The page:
NANCHANG, Oct. 16 (Xinhua) -- At first glance, Zhou Longfa may appear to be an ordinary masseur: He is skinny, talkative and accurately locates clients' acupuncture points. However, most people do not realize that he is visually impaired.
Zhou, 33, is a blind masseur in the city of Nanchang, capital of east China's Jiangxi Province. When he was four years old, Zhou had a high fever that damaged his vision.
"My eyesight just got worse, and I struggled to finish studies in middle school," Zhou said. "I felt like the road to the future had disappeared, just like the world in front of me."
However, Zhou is now the boss of several massage parlors in Nanchang, recruiting many other blind masseurs.
"You have to learn to be self-reliant and strong," he said.
Zhou's story has come to the forefront as China observes White Cane Safety Day on Thursday, a day designated to help the public better understand blindness and visual handicaps.
When his vision became too poor for him to see clearly, the native of Jiangxi's Wannian County became frustrated, upset and desperate.
"I have always been an impatient person, so when I found out that I was about to go blind, I was desperate," he said. "I was so eager to see the light again that I stumbled, fell to the ground and hit my head."
Zhou gradually came to terms with his situation. Occasionally, he heard that Nanchang had schools offering blind massage training sessions. He talked his parents into allowing him to take classes there.
"They were worried, but they could not think of a better choice," he said. "It was better for me to try something than just staying at home and doing nothing at all."
So Zhou arrived alone in Nanchang, about 150 km away from his rural hometown, and began to learn massage techniques that would eventually land him a job at a massage hospital two years later.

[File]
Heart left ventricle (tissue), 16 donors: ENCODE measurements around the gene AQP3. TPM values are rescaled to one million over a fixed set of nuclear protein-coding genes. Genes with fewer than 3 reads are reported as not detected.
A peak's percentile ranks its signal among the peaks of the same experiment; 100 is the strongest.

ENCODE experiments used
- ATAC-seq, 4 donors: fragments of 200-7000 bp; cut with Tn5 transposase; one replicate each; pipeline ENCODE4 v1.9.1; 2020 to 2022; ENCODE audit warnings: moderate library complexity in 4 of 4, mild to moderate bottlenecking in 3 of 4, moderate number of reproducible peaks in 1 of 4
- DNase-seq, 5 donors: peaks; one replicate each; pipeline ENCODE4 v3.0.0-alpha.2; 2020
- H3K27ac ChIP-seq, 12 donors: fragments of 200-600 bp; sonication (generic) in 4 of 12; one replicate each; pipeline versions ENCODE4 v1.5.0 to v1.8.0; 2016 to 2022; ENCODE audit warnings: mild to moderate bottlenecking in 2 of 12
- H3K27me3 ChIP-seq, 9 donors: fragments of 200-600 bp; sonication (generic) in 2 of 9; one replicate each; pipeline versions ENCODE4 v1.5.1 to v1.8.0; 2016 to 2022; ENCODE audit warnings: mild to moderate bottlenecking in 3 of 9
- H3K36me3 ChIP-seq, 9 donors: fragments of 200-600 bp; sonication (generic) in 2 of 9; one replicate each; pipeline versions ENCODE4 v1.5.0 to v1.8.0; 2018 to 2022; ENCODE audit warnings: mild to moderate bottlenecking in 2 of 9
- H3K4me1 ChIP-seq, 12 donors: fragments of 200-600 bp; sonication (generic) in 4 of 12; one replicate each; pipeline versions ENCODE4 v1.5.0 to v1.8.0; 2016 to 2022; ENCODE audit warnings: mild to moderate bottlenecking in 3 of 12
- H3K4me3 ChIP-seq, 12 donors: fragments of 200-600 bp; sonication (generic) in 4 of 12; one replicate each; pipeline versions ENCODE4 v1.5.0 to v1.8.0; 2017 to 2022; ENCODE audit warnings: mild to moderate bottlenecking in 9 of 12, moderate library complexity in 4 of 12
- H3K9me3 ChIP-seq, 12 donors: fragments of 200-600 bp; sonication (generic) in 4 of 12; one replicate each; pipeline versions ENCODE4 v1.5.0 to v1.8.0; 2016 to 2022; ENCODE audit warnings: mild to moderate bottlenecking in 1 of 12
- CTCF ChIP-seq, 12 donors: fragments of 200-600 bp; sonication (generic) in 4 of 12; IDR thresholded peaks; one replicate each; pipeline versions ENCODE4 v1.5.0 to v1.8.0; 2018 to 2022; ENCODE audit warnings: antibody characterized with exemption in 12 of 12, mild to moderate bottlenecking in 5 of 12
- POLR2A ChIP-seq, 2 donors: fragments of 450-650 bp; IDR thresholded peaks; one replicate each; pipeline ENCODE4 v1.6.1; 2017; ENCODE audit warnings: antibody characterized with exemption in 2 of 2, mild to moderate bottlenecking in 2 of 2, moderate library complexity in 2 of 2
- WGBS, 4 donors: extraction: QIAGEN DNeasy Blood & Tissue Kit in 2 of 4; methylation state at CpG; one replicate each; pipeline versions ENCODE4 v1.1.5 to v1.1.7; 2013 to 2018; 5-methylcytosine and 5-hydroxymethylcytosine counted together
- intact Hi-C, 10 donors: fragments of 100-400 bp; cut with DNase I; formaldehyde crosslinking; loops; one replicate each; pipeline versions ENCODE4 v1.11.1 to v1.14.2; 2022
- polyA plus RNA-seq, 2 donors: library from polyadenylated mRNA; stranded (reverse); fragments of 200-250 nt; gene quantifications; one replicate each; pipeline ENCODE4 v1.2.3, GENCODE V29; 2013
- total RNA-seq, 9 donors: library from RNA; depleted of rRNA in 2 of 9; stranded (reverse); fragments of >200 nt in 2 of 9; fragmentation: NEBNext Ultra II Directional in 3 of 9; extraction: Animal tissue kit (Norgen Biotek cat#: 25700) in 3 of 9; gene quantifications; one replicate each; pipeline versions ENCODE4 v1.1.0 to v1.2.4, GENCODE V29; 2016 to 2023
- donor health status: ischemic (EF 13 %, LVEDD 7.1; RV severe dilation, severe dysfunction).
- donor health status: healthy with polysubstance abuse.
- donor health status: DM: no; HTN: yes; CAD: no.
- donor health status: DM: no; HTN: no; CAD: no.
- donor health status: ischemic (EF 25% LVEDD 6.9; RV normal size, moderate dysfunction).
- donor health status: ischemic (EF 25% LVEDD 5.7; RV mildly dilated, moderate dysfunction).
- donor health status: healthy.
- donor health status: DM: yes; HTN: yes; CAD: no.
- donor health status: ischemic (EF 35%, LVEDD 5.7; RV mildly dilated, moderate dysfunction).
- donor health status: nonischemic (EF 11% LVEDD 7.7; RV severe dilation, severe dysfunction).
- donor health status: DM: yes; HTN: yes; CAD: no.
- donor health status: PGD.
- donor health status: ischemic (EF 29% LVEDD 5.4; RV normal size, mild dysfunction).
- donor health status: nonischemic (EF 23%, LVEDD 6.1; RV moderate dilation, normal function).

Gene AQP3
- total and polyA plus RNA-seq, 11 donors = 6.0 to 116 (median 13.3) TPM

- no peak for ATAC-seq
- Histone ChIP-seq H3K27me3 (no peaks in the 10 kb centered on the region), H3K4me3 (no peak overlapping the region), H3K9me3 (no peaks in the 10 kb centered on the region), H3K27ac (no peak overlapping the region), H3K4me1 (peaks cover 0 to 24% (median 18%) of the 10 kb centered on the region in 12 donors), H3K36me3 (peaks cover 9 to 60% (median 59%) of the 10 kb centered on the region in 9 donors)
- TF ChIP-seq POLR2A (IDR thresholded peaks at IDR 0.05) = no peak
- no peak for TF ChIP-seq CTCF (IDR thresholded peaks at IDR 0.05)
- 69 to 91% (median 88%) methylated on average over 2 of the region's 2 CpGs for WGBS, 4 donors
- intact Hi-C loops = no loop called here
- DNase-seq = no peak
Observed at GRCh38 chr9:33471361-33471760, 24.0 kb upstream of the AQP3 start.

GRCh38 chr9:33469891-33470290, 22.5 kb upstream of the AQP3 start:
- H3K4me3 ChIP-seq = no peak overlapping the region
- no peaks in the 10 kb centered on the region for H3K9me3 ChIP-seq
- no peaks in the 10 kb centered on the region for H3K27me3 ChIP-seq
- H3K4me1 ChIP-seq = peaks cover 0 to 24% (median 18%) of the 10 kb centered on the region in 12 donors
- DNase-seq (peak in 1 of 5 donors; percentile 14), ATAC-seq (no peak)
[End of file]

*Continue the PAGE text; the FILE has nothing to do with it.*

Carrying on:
Relying on his massage skills, Zhou felt like he "ripped open the darkness" of his world.
"When I received my first month's paycheck, it felt like a glimmer of hope lit my way," he said.
After three years of working, he quit his job and took over a massage parlor.
"I thought that even if I failed, I could just go back to work in the hospital," he said.
However, the massage parlor he took over from the previous owner did not have much business, despite a large number of registered client members. Zhou called the members one by one, only to realize that the parlor had been transferred through the hands of many owners. The previous owner did not accept the membership cards registered from the owners before.
"I told the clients that I would take their membership cards, and that I would offer discounts," he said.
Business quickly returned, and the old clients brought in new members.
With discounts and business integrity, Zhou's business skyrocketed. He opened two more massage parlors, in addition to a massage hospital. He recruited about 30 blind people as his employees, giving them a monthly salary up to 8,000 yuan (1,189 U.S. dollars).
"We are all visually impaired people," he said. "Some of us are completely blind, and others partially."
China has about 85 million disabled people, with about 12 million visually impaired, according to the China Disabled Persons' Federation.
"If I can help one visually impaired person find a job with a decent income, I can literally help an entire family out of poverty," he said.
Zhou said that blind people have limited employment channels. He hopes that his efforts will help more blind people stand on their own and take care of their families.
"Through my life journey, I have received help from many kind-hearted people, and this is my way of giving back," he said. Enditem